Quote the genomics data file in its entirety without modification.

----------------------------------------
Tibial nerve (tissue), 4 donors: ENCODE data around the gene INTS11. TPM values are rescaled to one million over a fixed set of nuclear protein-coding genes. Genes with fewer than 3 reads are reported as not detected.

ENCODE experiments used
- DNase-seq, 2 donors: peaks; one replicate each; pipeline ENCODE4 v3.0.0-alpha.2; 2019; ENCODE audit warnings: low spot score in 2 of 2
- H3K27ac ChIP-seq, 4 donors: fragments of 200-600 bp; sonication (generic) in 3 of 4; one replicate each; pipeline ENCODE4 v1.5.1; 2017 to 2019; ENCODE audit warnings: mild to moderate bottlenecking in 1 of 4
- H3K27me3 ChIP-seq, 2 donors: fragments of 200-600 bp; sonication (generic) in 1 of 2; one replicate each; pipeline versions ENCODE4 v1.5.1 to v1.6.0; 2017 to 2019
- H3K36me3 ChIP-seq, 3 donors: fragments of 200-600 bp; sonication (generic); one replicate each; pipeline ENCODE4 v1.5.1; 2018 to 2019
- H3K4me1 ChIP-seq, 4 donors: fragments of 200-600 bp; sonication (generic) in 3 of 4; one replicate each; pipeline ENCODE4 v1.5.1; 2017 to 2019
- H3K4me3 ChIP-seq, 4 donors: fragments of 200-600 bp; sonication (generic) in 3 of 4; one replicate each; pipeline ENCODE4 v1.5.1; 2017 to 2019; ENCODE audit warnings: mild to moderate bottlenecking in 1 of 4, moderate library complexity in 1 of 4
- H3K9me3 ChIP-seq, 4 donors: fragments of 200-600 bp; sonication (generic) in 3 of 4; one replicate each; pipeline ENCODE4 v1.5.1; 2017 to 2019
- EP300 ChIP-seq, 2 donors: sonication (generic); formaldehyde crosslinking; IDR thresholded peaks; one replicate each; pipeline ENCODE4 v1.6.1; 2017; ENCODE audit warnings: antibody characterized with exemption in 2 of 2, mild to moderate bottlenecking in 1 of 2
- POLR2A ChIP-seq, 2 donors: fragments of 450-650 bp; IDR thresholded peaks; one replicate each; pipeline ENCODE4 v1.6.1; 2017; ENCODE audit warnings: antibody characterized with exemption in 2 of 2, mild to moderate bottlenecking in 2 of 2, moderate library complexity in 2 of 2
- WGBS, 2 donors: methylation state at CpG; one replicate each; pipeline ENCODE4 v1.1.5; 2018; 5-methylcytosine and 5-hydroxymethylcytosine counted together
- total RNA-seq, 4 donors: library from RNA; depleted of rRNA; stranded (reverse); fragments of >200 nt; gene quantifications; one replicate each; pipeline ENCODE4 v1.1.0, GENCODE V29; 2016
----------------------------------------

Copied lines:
Tibial nerve (tissue), 4 donors: ENCODE data around the gene INTS11. TPM values are rescaled to one million over a fixed set of nuclear protein-coding genes. Genes with fewer than 3 reads are reported as not detected.

ENCODE experiments used
- DNase-seq, 2 donors: peaks; one replicate each; pipeline ENCODE4 v3.0.0-alpha.2; 2019; ENCODE audit warnings: low spot score in 2 of 2
- H3K27ac ChIP-seq, 4 donors: fragments of 200-600 bp; sonication (generic) in 3 of 4; one replicate each; pipeline ENCODE4 v1.5.1; 2017 to 2019; ENCODE audit warnings: mild to moderate bottlenecking in 1 of 4
- H3K27me3 ChIP-seq, 2 donors: fragments of 200-600 bp; sonication (generic) in 1 of 2; one replicate each; pipeline versions ENCODE4 v1.5.1 to v1.6.0; 2017 to 2019
- H3K36me3 ChIP-seq, 3 donors: fragments of 200-600 bp; sonication (generic); one replicate each; pipeline ENCODE4 v1.5.1; 2018 to 2019
- H3K4me1 ChIP-seq, 4 donors: fragments of 200-600 bp; sonication (generic) in 3 of 4; one replicate each; pipeline ENCODE4 v1.5.1; 2017 to 2019
- H3K4me3 ChIP-seq, 4 donors: fragments of 200-600 bp; sonication (generic) in 3 of 4; one replicate each; pipeline ENCODE4 v1.5.1; 2017 to 2019; ENCODE audit warnings: mild to moderate bottlenecking in 1 of 4, moderate library complexity in 1 of 4
- H3K9me3 ChIP-seq, 4 donors: fragments of 200-600 bp; sonication (generic) in 3 of 4; one replicate each; pipeline ENCODE4 v1.5.1; 2017 to 2019
- EP300 ChIP-seq, 2 donors: sonication (generic); formaldehyde crosslinking; IDR thresholded peaks; one replicate each; pipeline ENCODE4 v1.6.1; 2017; ENCODE audit warnings: antibody characterized with exemption in 2 of 2, mild to moderate bottlenecking in 1 of 2
- POLR2A ChIP-seq, 2 donors: fragments of 450-650 bp; IDR thresholded peaks; one replicate each; pipeline ENCODE4 v1.6.1; 2017; ENCODE audit warnings: antibody characterized with exemption in 2 of 2, mild to moderate bottlenecking in 2 of 2, moderate library complexity in 2 of 2
- WGBS, 2 donors: methylation state at CpG; one replicate each; pipeline ENCODE4 v1.1.5; 2018; 5-methylcytosine and 5-hydroxymethylcytosine counted together
- total RNA-seq, 4 donors: library from RNA; depleted of rRNA; stranded (reverse); fragments of >200 nt; gene quantifications; one replicate each; pipeline ENCODE4 v1.1.0, GENCODE V29; 2016